An Illustrated History of Slavic Misery: Vojvodina

Posted on July 9, 2013

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Back to positive things please. In the last post I mentioned a day out around Vojvodina with Dejan and Singaporeans, so let’s get into that a little. Dejan picked us up at 9am, and off we headed from the big city of Belgrade to the flat farmlands of Vojvodina, and the majestic beauty of the Fruska Gora.

It is bizarre how flat things get once you are a mere 20 minutes outside of Belgrade. The land lies low, and the colour green pervades from every single potential space. One big anomaly in all of this however, is Fruska Gora. Fruska Gora is basically a mountain in Serbia, which is home to (I think) 16 monasteries. There are also a small number of villages dotted throughout, which give it an even more homely feel. It is not exaggeration to say that I could easily spend entire days in the hills, doing nothing other than staring. Beautiful.

The first stop on our tour of the day was one of the aforementioned monasteries, the difficult to pronounce Grgeteg (Gur-get-egg). As to be expected, it was an immensely peaceful place, ran and maintained completely by nuns. Grgeteg was founded by Zmaj Ognjeni Vuk, which literally translates as ‘Dragon Fire Wolf’, which is a band name waiting to happen. We ventured into a couple of the churches there, as well as the souvenir shop with a delightful middle aged nun. I bought a bracelet from them. I have since lost aforementioned bracelet.

From Grgeteg we headed to Krusedol, a similarly peaceful monastery only this time it was multi gender. Krusedol dates back to the early 16th century, and was the legacy of the last despot family of Serbia. I’m pretty sure ‘despot’ is a negative word, but I’ll plead ignorance on this account. Krusedol was a beautiful place though, immensely clean and seemingly ran by flowers. There were also some impressive, impressive beards to be seen as well, the type of which put mine to shame. Which isn’t so difficult I guess. The churches in Krusedol were astounding, with icons so old that you could literally see history dripping off of them.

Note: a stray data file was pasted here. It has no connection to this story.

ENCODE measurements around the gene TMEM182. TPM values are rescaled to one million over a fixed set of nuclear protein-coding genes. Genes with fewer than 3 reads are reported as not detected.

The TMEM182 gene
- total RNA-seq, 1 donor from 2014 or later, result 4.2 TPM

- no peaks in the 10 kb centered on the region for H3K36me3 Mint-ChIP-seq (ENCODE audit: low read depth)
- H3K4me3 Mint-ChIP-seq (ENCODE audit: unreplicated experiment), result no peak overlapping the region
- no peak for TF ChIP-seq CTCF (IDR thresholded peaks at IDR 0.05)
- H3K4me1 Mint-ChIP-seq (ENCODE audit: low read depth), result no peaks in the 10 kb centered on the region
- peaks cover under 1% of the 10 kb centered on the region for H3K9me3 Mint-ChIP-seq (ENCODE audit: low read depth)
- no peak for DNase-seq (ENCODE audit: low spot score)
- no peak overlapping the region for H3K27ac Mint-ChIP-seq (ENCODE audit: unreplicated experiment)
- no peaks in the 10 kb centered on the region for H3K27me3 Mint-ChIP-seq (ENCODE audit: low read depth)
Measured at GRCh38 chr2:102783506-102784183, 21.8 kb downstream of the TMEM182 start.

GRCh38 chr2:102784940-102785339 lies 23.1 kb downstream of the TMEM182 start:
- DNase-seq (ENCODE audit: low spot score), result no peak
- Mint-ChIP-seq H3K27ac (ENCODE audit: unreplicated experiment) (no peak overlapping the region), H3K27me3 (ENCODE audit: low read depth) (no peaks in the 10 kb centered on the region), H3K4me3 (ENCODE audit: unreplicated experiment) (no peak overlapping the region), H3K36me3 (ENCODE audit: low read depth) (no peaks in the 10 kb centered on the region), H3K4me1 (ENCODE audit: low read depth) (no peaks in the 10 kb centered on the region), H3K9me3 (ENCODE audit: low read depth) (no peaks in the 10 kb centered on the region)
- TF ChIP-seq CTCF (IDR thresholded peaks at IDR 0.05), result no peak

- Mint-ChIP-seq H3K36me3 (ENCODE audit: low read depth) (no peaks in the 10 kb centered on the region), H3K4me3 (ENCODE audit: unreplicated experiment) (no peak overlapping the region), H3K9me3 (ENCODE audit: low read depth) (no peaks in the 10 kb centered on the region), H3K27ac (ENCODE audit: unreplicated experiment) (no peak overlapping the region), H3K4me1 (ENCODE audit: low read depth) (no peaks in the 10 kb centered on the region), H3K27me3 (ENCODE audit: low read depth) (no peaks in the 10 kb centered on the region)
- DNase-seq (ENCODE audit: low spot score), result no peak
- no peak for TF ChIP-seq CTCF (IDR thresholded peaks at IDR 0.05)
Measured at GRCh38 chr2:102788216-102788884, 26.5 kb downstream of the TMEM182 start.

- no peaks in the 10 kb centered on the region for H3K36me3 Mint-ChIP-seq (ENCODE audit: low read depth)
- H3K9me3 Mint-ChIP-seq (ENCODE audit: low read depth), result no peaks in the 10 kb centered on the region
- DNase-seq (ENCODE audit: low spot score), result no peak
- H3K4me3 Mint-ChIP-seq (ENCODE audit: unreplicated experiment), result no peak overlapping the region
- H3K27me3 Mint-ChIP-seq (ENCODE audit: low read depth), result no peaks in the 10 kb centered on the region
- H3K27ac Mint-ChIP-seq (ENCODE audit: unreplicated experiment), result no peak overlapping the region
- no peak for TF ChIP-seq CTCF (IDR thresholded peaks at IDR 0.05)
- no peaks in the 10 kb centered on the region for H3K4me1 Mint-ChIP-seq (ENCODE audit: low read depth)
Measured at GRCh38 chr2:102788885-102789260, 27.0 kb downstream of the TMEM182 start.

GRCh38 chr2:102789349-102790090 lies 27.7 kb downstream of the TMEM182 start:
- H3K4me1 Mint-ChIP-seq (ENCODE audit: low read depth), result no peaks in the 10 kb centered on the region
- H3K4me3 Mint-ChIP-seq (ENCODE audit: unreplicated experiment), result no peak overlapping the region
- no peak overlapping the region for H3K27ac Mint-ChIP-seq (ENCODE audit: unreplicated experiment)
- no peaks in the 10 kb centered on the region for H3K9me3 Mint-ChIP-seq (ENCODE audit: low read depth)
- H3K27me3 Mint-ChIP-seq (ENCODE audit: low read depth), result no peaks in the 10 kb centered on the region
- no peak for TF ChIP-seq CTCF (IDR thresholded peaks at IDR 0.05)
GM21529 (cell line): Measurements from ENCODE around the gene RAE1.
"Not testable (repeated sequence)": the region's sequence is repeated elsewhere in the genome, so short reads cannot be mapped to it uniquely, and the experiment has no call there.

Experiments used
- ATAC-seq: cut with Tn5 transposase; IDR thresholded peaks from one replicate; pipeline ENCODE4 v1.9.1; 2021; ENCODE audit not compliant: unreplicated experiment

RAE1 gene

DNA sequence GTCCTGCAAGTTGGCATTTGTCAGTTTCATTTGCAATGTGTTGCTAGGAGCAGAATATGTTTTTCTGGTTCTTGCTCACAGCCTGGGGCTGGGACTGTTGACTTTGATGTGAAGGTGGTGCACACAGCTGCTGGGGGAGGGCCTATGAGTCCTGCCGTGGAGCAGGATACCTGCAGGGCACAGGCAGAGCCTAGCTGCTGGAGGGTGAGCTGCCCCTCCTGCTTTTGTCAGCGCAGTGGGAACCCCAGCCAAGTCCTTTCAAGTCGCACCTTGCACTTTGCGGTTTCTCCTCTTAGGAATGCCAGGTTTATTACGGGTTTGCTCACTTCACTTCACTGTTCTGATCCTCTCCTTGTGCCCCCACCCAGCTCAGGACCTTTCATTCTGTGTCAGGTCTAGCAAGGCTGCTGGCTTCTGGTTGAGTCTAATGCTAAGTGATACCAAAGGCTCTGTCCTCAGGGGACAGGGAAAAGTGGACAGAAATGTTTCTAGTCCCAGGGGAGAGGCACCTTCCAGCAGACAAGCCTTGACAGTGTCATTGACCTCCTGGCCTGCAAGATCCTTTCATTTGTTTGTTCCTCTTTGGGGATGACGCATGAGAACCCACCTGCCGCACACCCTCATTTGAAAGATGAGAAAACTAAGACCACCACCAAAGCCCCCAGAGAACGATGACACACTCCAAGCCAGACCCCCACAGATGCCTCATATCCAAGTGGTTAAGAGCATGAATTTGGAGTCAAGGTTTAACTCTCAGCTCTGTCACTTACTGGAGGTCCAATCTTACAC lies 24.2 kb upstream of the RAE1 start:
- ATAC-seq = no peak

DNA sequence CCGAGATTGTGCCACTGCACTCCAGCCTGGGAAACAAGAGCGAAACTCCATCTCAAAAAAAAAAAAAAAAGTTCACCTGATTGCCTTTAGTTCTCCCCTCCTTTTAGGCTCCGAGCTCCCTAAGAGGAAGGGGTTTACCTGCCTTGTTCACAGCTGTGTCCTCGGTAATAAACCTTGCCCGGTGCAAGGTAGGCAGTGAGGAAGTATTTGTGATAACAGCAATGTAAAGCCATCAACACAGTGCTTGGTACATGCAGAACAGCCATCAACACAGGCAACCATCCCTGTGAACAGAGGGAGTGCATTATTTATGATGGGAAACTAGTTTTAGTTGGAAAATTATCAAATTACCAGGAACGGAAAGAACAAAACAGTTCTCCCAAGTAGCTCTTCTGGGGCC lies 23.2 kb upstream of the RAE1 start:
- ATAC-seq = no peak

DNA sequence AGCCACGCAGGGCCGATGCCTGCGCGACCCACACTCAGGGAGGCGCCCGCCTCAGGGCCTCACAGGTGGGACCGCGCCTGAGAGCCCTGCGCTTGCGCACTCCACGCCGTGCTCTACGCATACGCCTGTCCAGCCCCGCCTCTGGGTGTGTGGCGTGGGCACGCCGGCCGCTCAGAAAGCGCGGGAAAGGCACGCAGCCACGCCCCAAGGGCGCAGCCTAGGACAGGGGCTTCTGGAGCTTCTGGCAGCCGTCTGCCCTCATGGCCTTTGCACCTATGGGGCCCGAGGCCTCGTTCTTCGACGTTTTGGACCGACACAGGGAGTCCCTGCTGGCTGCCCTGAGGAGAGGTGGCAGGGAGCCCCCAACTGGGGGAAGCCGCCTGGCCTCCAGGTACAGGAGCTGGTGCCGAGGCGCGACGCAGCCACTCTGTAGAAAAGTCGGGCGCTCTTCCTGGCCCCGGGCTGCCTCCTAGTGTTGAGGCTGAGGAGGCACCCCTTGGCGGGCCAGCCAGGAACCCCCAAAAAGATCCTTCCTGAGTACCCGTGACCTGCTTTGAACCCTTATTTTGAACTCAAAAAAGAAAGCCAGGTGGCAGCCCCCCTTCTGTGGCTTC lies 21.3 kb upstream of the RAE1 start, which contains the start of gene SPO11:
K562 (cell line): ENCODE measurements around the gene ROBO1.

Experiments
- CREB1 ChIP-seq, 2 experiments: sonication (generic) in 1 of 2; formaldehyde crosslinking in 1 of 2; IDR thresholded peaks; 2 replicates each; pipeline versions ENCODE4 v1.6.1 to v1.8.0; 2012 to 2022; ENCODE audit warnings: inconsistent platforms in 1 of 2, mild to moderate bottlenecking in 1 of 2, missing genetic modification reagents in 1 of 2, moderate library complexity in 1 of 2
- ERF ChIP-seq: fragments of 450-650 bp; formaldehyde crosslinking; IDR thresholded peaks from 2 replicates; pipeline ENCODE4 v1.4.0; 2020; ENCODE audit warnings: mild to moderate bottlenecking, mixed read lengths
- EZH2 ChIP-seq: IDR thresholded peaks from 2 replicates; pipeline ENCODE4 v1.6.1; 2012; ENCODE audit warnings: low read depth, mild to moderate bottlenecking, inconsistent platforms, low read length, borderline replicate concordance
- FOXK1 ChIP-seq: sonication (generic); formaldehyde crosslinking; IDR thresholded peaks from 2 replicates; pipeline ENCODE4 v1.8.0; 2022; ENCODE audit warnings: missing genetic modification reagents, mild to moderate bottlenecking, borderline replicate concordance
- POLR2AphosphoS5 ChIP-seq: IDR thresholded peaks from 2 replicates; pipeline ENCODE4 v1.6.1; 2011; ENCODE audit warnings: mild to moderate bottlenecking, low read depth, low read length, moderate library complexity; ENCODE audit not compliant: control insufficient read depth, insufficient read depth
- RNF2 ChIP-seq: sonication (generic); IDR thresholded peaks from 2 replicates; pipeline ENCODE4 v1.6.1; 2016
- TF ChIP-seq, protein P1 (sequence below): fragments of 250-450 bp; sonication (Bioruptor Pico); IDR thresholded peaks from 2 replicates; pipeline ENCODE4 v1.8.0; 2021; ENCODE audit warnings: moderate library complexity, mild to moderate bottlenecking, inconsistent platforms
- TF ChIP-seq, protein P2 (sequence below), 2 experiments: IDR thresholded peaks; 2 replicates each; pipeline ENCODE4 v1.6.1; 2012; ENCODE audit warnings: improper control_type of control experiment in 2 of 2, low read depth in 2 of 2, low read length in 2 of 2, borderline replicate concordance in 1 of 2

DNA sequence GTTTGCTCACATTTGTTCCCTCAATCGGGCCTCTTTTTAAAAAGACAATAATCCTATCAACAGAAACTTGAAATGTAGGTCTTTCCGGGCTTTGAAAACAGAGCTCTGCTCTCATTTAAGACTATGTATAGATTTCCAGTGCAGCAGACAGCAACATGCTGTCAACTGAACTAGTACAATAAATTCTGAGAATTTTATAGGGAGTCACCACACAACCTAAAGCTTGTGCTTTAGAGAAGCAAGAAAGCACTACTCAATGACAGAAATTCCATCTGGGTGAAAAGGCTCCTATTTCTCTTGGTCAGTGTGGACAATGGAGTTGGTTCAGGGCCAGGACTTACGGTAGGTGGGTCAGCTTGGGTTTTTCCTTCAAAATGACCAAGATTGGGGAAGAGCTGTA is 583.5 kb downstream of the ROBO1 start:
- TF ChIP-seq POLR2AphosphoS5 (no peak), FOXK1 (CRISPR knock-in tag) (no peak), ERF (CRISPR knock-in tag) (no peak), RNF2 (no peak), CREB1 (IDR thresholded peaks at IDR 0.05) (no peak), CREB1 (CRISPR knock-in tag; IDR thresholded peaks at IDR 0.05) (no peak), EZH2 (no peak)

With the spiritual part of the day done with, we could head on to give our taste buds they attention they were obviously craving. We headed up into the hills, and stopped to refresh at a Salas near the village of Neradin. Nereadin practically translates as ‘I don’t work’, and so it seemed. The Salas, which is a kind of ranch was incredibly relaxing however, as we sat on benches in the sun and tried a number of different soft drinks and fruit. All of which were, obviously, wonderful. The friendliness and hospitality of these people never fails to astound me. If I had the money, I would beg these people to let me stay there for a month or two. Holy crap I would be refreshed.

A little fact about Neradin for you. The guy who invented the hair clipper was from there. Whilst working as a Barbers apprentice, Nikola Bizumic invented the machine that would make life easier for barbers worldwide. He had a bit of a turbulent life though, and left Neradin after growing tired of farming pigs, or whatever it was he did there. He accidentally got the job at the barbers, and the rest is history. Well, Bizumic is history, and his invention didn’t take off in Serbia because nobody really understood what he was on about. He ended up leaving for the States, and everything came together. He ended up being fantastically wealthy, and when he died his money was left for the families still living in Neradin. They never saw the money.

Sremski Karlovci was next, and the promise of rakija and goulash. Is there a better mix going? Not since the first thing in the morning combination of coffee and cigarette have I ever experienced two things that were seemingly made for each other. Okay, camels and Australia, but that’s a whole different thing. Sremski Karlovci is a little town some 10km from Novi Sad, and is best known as being where the Serbian Orthodox Church lived during the Habsburg years. Now, its a pleasant sleepy little town which we actually saw fairly little of, but good lord the goulash was good. We planned to try some rakijas, one before the meal, one during and one after. Obviously, this quickly became all three before, and why not one more during. Oh, and some wine. And some co9gnac! The goulash in Serbia is way meatier than the traditional Hungarian stuff, becoming more of a stew than anything else. So good. After much conversation, much rakija, and much wonder, we headed to Novi Sad to end our evening.

I’ve been to Novi Sad previously, but that was a total 3 years ago, so I remembered nothing. What I did remember though, were the HUGE glasses that welcome you to the fortress. Little did I know my glasses were soon to be gone. Sob, sob, sob. The amount that we could see of the fortress was pretty limited as Exit Festival was being set up, but we were still afforded some lovely views of the city and the river Danube. Father time was creeping in, and we didn’t spend much of his gold in Novi Sad, but enough to check out the fortress and the town square, both of which are wonderful because Serbia. The drive back to Belgrade was uneventful, except for the (obviously) awesome sunset.

There’s a reason Fruska Gora is considered the jewel of Serbia. When I tell people of the stunning countryside that this region has to offer, I am talking specifically about Vojvodina. The very definition of lush, it so easy on the eye that you feel spoilt, relaxed to the point of sedation and loved like love should feel. I say this about 100% of the places I visit, but I could live there, stare out into the luscious green and smile until my lips begin to crack. Well done Serbia.

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